Does More Books Mean More Titles or More Editions? (A critique of that graph going around)

This has been one of the most interesting charts of the week, but it is also one generating a lot of wrong pronouncements I think:

The buzz around this is it shows the influence of copyright — and it definitely does — far less of the 2500 books sampled come from the period of copyright. But the question is what sort of effect of copyright it is demonstrating. For instance, I’ve seen almost all the commentators suggest this indicates that there is a massive gap in our copyright era offerings — the claim is copyright is making titles much less available.

But that’s not necessarily the case. It all comes down to what you mean by title.

Meaning this — when something is in copyright it is published usually by one publisher — maybe a couple publishers if there are overseas agreements. If it’s an absolute classic,  there may be more, but not that many. There are three Kindle versions of Hemingway’s For Whom the Bell Tolls on the U.S. Amazon site, and one is in Bulgarian, and another in Portuguese. There are five paperback versions listed as “new”, and only one of them actually appears to be in print currently.

On the other hand, there appear to be almost a hundred Kindle versions of Jane Eyre, each with its own ISBN. Go to paperback, and there are 400 versions of Jane Eyre. There’s 298 hardcovers of it.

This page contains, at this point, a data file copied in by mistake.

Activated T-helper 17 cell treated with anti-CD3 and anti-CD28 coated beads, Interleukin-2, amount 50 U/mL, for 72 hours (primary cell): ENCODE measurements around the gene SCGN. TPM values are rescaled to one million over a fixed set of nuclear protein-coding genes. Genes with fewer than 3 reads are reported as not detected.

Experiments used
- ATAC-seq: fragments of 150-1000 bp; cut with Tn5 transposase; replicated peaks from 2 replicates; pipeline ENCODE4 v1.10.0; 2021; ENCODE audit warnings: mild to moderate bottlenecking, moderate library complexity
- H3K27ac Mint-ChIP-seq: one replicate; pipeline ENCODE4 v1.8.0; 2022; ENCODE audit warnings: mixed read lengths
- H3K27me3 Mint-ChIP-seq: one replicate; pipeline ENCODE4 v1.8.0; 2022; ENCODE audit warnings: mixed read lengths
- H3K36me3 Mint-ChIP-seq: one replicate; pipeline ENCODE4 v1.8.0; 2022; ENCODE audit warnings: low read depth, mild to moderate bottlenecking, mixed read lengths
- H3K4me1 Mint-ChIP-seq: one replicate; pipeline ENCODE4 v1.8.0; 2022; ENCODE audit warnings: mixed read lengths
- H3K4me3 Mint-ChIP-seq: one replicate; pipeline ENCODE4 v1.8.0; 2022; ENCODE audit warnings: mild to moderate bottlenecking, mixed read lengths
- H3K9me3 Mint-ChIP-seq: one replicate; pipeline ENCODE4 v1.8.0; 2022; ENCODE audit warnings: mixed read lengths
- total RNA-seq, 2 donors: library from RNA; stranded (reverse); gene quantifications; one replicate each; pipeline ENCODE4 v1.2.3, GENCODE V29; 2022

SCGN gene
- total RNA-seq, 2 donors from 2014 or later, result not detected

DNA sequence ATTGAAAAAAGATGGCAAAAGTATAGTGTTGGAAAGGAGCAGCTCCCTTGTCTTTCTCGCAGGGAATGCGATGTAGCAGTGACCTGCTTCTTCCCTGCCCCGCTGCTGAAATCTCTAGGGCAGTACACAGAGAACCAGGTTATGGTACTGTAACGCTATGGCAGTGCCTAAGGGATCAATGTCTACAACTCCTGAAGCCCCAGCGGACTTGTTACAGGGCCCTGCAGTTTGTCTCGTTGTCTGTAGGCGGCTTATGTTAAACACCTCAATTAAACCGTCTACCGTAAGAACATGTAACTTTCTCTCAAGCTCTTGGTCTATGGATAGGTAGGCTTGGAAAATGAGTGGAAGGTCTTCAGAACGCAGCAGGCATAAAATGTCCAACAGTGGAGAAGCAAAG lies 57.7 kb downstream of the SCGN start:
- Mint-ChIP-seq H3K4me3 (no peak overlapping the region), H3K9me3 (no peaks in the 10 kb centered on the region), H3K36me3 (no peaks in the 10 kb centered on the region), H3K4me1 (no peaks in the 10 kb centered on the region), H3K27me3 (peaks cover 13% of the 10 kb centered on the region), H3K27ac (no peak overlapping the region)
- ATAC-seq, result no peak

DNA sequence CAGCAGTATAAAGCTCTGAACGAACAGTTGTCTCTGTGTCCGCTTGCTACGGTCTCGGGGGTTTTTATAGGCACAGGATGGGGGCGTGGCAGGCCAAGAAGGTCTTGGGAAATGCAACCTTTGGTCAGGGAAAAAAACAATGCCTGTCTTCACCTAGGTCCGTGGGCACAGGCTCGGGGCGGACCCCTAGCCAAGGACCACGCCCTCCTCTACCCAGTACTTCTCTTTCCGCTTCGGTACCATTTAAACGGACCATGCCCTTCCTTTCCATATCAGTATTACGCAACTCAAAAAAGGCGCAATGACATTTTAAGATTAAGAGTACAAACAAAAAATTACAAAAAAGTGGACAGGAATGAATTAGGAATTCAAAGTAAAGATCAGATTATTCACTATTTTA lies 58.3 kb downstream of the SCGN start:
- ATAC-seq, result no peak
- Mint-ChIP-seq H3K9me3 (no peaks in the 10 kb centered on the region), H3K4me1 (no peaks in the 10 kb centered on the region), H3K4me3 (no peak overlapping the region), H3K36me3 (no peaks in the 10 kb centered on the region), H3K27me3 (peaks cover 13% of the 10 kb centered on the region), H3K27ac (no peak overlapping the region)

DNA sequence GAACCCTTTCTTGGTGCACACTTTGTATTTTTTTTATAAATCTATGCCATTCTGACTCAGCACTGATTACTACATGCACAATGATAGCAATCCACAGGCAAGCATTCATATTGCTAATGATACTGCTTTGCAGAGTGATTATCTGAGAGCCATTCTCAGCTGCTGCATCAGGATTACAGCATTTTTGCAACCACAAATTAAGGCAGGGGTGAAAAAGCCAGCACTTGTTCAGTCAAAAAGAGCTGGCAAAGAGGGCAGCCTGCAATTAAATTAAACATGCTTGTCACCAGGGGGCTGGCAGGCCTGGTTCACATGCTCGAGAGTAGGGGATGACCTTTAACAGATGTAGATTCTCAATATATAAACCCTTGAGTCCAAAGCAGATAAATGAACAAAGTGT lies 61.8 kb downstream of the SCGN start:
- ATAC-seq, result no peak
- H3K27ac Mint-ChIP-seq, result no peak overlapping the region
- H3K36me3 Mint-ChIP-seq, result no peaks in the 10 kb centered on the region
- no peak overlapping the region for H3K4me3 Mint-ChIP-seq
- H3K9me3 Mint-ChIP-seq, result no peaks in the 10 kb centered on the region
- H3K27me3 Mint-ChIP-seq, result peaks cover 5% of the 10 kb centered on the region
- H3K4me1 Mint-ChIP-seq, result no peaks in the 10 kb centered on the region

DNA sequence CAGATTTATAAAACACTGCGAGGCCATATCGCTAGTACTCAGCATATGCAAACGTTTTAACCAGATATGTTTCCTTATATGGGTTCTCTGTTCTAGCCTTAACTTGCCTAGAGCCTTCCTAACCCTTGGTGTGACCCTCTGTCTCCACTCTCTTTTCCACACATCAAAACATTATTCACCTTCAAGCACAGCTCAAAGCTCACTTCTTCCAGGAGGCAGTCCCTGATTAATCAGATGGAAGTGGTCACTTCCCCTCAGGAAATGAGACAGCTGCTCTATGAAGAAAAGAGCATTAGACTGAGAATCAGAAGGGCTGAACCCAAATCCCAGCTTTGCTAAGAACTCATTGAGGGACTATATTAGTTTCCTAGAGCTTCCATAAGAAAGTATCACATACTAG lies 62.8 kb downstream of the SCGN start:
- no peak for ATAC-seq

And it’s not just popular works — Eliot’s forgotten masterpiece Silas Marner has 301 versions, whereas Wolfe’s 1980s classic Bonfire of the Vanities has three.

Want to really freak out? There are almost 5,000 “new” editions of the work of Dickens available. (Again,  these searches are including some out of print works in mint condition — I can’t seem to filter these out — but the point holds). You’d have to lump-sum a city’s worth of single-publisher authors for several years to get to a figure like that.

I can’t see any way that you could conceivably control for this in a random sample, at least given how Amazon’s search is constructed,  so I’m going to assume it wasn’t controlled for — in which case the graphic tells us nothing at this point. Copyright may also be reducing availability of titles — it would make sense that it was, to some extent. But this graph doesn’t tell you anything about that.

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